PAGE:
Best Clear For Water Use

Discussion in 'Materials' started by QuantumRock, Jul 5, 2015.

  1. QuantumRock
    Joined: Jul 2015
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    QuantumRock New Member

    I apologize if this isn't boat related, but I couldn't think of a more well educated group of people to ask this question to. I am a custom fishing lure painter and have been using BSI 30-minute epoxy to finish my lures with. It has worked great thus far but it adds a lot of weight and I know there is something better out there. In this forums vast knowledge about marine use clears what would be a good finish my lures? Must be able to be applied by dipping the bait in and letting cure, 2 coats max. I have read a lot of MCU's but most of them cause air bubbles to form during curing process when used as a dip solution. Thanks ahead of time for all the help. I have racked my brain on this for a long time and need some professional opinions. Thanks!
     
  2. Jamie Kennedy
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    Jamie Kennedy Senior Member

    You could try West System, and add some acetone to thin it. It is very clear and goes on very thin without thickeners. They have some special epoxies that are extra clear but the regular epoxy should do fine. You can get it in small repair kit sizes as well as larger sizes. For your purpose if you are doing really small batches you should measure the epoxy and hardener with a scale. I think it is 5.3 : 1 by weight. It should say. The repair kits are small enough that you can just use the packets for measure.

    Also, to prevent bubble heat up your lure before hand so that it will be cooling as the epoxy is curing. The bubbles are actually water vapour not air. The heat from the epoxy curing drives water vapour out of the wood, or whatever porous material you are coating that may contain some moisture. Preheating your work will also make more epoxy drip off when you dip it. You can also allow the epoxy to start to kick before you dip but you have to be quick. It gets warm and thinner just before it gets warmer and thicker. Try it without acetone first, and just heat. Use a little acetone if the heat thinning is too difficult to control. Preheat your lure for sure though, to avoid bubbles.

    p.s. They do have a special clear hardener to use with the same resin.
    The mixing ratio is different. 3:1 by volume and 3.5 :1 by weight.
    http://www.westsystem.com/ss/207-special-clear-hardener

    You can read a lot on the West System pages. You can also contact them as they are extremely helpful.
     
  3. PAR
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    PAR Yacht Designer/Builder

    I wouldn't use epoxy, especially if you want UV stability. I would use an LPU or a single part polyurethane, both of which will be much more resistant to UV.

    If you do elect to use epoxy from West System, use the 207 hardener, which is a 3:1 mix and designed to be extra clear and mostly blush free, unless you're laminating in the rain. Their other hardeners are 205 (5:1 mix) and their fastest cure. 206 (5:1 mix) and a medium cure time. 209 (3:1) is their super slow.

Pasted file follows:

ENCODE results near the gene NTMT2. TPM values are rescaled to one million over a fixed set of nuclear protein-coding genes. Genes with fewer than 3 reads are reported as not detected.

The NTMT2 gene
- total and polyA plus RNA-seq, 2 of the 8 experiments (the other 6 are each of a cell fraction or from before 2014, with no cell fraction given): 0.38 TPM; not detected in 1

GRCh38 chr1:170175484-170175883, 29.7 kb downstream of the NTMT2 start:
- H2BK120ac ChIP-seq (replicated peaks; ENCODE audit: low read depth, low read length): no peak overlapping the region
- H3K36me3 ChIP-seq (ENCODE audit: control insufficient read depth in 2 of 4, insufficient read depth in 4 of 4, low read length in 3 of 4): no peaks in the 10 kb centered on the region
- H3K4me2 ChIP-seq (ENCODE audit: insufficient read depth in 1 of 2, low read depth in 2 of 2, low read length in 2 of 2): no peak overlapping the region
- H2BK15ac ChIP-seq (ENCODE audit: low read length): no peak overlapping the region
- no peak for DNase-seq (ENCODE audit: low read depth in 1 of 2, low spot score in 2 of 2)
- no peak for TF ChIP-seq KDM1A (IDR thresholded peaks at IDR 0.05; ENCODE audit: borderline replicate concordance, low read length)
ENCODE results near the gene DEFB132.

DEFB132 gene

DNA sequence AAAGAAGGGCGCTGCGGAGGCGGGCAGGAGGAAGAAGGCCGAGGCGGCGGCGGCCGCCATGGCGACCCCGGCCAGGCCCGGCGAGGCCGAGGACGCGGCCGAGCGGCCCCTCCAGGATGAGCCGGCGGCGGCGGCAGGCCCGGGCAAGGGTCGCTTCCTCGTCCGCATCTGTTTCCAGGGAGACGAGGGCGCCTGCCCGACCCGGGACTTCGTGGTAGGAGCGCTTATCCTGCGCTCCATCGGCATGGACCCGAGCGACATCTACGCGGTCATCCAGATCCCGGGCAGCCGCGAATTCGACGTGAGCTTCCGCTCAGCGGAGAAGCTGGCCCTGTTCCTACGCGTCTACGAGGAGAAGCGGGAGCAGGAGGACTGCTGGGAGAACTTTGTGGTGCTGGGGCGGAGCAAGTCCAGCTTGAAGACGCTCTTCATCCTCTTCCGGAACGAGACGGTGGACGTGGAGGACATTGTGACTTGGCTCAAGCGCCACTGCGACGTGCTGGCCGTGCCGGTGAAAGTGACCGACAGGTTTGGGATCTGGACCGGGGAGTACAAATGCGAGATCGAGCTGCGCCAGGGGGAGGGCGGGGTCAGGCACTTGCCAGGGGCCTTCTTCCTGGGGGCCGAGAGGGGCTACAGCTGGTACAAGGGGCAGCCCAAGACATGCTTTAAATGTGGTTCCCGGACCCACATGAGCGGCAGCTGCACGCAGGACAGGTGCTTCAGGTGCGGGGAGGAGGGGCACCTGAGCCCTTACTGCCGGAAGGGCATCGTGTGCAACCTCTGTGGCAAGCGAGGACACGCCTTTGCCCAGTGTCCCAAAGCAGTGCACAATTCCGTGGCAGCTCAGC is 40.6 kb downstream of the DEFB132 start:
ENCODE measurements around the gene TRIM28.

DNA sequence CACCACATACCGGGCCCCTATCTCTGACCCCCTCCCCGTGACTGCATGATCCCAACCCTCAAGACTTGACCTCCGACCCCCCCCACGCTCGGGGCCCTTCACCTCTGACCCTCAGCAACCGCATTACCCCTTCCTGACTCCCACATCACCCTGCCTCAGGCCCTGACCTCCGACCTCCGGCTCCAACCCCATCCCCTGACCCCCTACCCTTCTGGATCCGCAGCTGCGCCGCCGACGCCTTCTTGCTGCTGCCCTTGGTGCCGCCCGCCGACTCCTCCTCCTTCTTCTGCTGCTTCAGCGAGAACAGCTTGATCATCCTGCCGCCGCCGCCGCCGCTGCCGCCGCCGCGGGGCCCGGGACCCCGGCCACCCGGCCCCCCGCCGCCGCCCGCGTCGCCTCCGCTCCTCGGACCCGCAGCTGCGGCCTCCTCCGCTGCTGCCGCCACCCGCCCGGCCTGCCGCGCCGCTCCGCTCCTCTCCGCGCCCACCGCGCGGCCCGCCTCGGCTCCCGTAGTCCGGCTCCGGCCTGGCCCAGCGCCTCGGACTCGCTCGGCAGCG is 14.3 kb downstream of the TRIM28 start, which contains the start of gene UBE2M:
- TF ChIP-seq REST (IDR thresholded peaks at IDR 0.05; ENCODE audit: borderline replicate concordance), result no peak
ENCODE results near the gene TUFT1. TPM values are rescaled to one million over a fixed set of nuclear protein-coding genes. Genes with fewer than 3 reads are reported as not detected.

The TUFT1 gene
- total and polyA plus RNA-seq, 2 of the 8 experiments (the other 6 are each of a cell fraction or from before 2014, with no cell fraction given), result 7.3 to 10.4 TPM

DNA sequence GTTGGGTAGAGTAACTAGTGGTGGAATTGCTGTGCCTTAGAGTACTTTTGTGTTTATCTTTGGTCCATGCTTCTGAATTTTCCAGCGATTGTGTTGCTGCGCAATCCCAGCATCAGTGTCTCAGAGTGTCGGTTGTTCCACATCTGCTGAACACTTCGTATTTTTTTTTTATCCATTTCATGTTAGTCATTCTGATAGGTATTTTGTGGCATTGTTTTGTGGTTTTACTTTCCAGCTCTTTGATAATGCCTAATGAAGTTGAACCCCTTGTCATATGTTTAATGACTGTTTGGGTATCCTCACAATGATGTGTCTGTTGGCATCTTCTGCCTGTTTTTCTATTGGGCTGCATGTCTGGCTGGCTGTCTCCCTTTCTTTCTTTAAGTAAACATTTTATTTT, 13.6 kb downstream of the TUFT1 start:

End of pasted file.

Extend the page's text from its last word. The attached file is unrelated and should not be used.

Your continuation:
Avoiding out gassing can be done with the "hot on hot" method as Jamie describes or it can be done by insuring there's no epoxy pools on the surface with the first coat on raw wood. Dipping is tough, as you'll always have a drip, but if you wipe this off, just before it gels up, you'll be good to go. Personally I'd just be inclined to use an air brush and spray on an LPU or single part polyurethane. Instead of an air brush you could use one of the disposable sprayers, like the Preval system. These are relatively cheap and easy to use. Lastly you could just use some polyurethane in a rattle can, which would be about as easy as it'll get.
     
  4. Jamie Kennedy
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    Jamie Kennedy Senior Member

    I think PAR is correct. Polyurethane would be better and easier. I think you are less likely to get vapour bubbles also as it sets with moisture, but not sure. Preheating your work a little should work if you do get bubble. Experiment on some duds before you coat your gems. :)
     
  5. PAR
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    PAR Yacht Designer/Builder

    If using polyurethane, heat the lures to about 100 degrees, then let them sit for a few minutes to insure they are cooling down, then apply a slightly thinned first coat (10% - 15%). Let this soak in good and when barely tacky or just after it's lost it's tack, apply more. Dipping works, but tends to apply too much, particularly as it runs to the lowest point. Thin, uniform coats work much better. This is where an air brush come in handy. You can lightly dust the piece, let it flash off and dust it again fairly quickly. You only need to heat the lure on the raw wood coat. As to thinning, do so just enough to get it through the gun with leaving a big stipple. A thin coat will self level and the stipple will go away.
     
  6. Jamie Kennedy
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    Jamie Kennedy Senior Member

    What would be the best thinner with polyurethane for this application?
     

  7. PAR
    Joined: Nov 2003
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    PAR Yacht Designer/Builder

    Depends on the formulation. Most of the time is mineral spirits (instead of gum turpentine), but xylene, acetone and toluene are also called for. The label will tell you what is preferred.
     
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